While the government does not restrict access to the internet, press freedom groups expressed concern over two proposed cybercrime laws—approved by the legislature in November and awaiting the president’s signature at year’s end—that could limit user privacy and restrict freedom of expression online. In addition, at the end of 2012 Congress was considering an Internet Bill of Rights, known as the “Marco Civil.” While initially aimed at protecting freedom of expression, the bill was changed to include language that advocacy groups contend would make internet service providers act as judge and jury in cases of copyright infringement.
Four journalists were killed in Brazil in 2012, according to the Committee to Protect Journalists (CPJ)—the highest number in a decade. In February, Mario Randolfo Marques Lopes of the news website Vassouras na Net was abducted and murdered. He frequently accused local authorities of corruption, including the police and judiciary. In April, Décio Sá of O Estado do Maranhão and Blog do Décio was murdered by contract killers. He had extensively covered politics and corruption on his blog. In July, Radio Jornal sports reporter Valério Luiz de Oliveira—a critic of the local soccer team—was shot and killed. In November, a gunman killed Eduardo Carvalho of news website Última Hora News outside his home. He regularly reported on corruption and had survived a previous assassination attempt. According to CPJ, three of the four murders in 2012 remained unsolved; seven individuals, including one suspect who confessed to the shooting, were arrested in connection with Sá’s murder. In a potentially positive step toward combating impunity, the National Journalists’ Federation in November announced the creation of a commission, to be launched in 2013, aimed at investigating crimes against the press during the 1964–85 military dictatorship.
Beyond the killings, journalists in 2012 remained exposed to threats and physical violence, much of it linked to the municipal elections. In September, at the height of campaign season, a bomb attack at Radio Farol in União dos Palmares, Alagoas State, forced the station, known for its criticism of the outgoing mayor, off the air. In October, a reporting team from the Gazeta television network in Espírito Santo State was attacked by supporters of a defeated mayoral candidate in Vila Velha. In another case in October, journalist Oscar Filho of the Bandeirantes television network program CQC was beaten by militants from the ruling Workers’ Party. In December, Mauri König, director of the Brazilian Association of Investigative Journalism and a reporter for the newspaper Gazeta do Povo, was forced to flee his home and take refuge in a secure location after receiving death threats for denouncing police corruption. Similarly, reporter André Caramante of the newspaper Folha de São Paulo spent several months in exile after writing articles about the police and a city councilman in São Paulo. In recognition of the alarming levels of violence against journalists, the government—after initially helping to block a UN initiative on journalists’ safety—changed course in September and cosponsored a resolution that was adopted at the UN Human Rights Council (UNHRC) in Geneva.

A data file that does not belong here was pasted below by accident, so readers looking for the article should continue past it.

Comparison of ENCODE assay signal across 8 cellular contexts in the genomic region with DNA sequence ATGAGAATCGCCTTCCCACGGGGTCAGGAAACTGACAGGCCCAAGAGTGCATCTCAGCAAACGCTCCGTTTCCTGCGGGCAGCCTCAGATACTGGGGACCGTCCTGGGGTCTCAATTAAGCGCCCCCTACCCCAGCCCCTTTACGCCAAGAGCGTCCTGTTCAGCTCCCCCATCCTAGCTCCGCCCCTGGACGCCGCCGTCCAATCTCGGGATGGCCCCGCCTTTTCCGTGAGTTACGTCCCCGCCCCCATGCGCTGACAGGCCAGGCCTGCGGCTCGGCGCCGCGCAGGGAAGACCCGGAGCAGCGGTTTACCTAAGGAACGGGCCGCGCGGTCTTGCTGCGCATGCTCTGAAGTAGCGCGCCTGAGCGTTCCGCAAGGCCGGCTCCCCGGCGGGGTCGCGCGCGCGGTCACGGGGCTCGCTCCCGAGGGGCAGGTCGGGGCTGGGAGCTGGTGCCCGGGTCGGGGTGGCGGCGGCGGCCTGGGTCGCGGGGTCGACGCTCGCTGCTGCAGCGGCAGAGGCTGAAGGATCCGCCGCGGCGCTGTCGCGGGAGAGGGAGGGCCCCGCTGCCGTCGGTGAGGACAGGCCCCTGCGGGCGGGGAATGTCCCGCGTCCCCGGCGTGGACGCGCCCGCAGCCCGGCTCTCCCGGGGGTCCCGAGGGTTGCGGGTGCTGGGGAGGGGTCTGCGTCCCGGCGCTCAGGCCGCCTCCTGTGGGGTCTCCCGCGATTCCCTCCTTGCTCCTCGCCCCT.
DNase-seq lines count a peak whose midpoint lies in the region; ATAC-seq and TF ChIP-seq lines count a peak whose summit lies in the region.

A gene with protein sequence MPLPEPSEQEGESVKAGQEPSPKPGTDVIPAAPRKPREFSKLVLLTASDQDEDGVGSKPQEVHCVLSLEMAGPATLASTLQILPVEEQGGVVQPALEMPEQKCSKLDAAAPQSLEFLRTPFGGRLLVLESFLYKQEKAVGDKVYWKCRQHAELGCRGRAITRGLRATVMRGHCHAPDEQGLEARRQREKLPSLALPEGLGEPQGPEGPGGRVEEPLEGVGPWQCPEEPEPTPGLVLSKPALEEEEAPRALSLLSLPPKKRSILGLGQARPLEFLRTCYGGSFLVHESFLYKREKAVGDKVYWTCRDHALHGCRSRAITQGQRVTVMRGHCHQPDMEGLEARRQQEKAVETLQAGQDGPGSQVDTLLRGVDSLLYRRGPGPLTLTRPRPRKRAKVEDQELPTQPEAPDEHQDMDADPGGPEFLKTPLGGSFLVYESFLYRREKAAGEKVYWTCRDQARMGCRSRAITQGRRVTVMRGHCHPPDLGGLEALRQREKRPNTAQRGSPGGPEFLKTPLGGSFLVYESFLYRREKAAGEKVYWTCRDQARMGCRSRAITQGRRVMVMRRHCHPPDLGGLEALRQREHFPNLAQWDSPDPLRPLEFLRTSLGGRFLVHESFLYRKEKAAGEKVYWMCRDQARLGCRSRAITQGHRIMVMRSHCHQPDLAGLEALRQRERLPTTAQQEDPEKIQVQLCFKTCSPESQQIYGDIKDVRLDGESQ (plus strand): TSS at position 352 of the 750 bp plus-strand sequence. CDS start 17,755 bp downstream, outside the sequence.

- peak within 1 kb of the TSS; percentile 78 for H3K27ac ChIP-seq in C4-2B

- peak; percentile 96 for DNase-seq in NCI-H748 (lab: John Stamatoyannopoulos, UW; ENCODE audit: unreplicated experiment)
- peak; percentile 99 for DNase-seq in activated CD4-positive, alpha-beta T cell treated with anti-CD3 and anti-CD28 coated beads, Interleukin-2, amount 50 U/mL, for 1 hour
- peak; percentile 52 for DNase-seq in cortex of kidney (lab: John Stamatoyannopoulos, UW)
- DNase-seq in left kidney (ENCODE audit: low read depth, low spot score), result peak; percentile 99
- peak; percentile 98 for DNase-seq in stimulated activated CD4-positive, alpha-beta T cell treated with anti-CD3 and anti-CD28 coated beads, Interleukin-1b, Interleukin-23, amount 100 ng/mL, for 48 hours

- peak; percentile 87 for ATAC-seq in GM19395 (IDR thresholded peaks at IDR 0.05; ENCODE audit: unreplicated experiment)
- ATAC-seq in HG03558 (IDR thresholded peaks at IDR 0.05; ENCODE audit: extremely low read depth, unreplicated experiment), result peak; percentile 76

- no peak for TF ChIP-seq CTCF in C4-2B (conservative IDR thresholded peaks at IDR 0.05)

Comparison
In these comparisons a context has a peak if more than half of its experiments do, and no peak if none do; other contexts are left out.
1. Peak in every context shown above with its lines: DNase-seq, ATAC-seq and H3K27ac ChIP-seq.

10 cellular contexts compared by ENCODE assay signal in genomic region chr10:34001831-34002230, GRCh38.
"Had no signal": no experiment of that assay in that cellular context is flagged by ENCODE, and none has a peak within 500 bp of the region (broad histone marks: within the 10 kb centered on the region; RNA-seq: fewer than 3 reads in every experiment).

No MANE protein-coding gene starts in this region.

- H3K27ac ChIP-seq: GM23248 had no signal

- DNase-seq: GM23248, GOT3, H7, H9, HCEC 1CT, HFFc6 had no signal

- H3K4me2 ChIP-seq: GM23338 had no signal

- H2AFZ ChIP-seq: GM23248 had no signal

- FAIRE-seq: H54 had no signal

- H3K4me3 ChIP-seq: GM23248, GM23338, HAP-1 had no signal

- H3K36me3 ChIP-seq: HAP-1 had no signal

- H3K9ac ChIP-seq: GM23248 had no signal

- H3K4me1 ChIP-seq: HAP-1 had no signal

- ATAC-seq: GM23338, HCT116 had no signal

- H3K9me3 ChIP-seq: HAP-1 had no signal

Brazil is South America’s largest media market, with thousands of radio stations, hundreds of television channels, and a variety of major newspapers. In addition, about 50 percent of the population had access to the internet in 2012. Ownership of mass media continues to be highly concentrated among a few large companies. An estimated 10 business groups control most of the country’s outlets. The Globo Organizations conglomerate enjoys a dominant position, with Brazil’s principal television, cable, and satellite networks as well as several radio stations and print outlets. Another company, Editora Abril, leads Brazil’s magazine market. Hundreds of politicians nationwide are either directors or partners in roughly 300 media companies, most of them radio and television stations, according to the independent media monitoring group Media Owners (Donos da Midia). A Reporters Without Borders report cited the cozy relationship between media companies and politicians as one of the greatest obstacles to media diversity in Brazil. It also warned that high levels of government advertising create dependency and “financial servitude” on the part of the media.
Media diversity is hampered in part by the difficulty of obtaining community radio licenses. It can take up to 10 years in some cases to get a license, and only those stations transmitting at less than 25 watts qualify as “community” stations, meaning stations transmitting at 25 to 100 watts are often forced to operate illegally. In a 2012 submission to the UNHRC, Article 19 documented 326 legal cases—roughly half of them criminal—against community radio stations. For example, José Eduardo Rocha Santos, owner of a station in Sergipe State, faced a 30-month prison sentence for operating without a license until the verdict was overturned on appeal in July.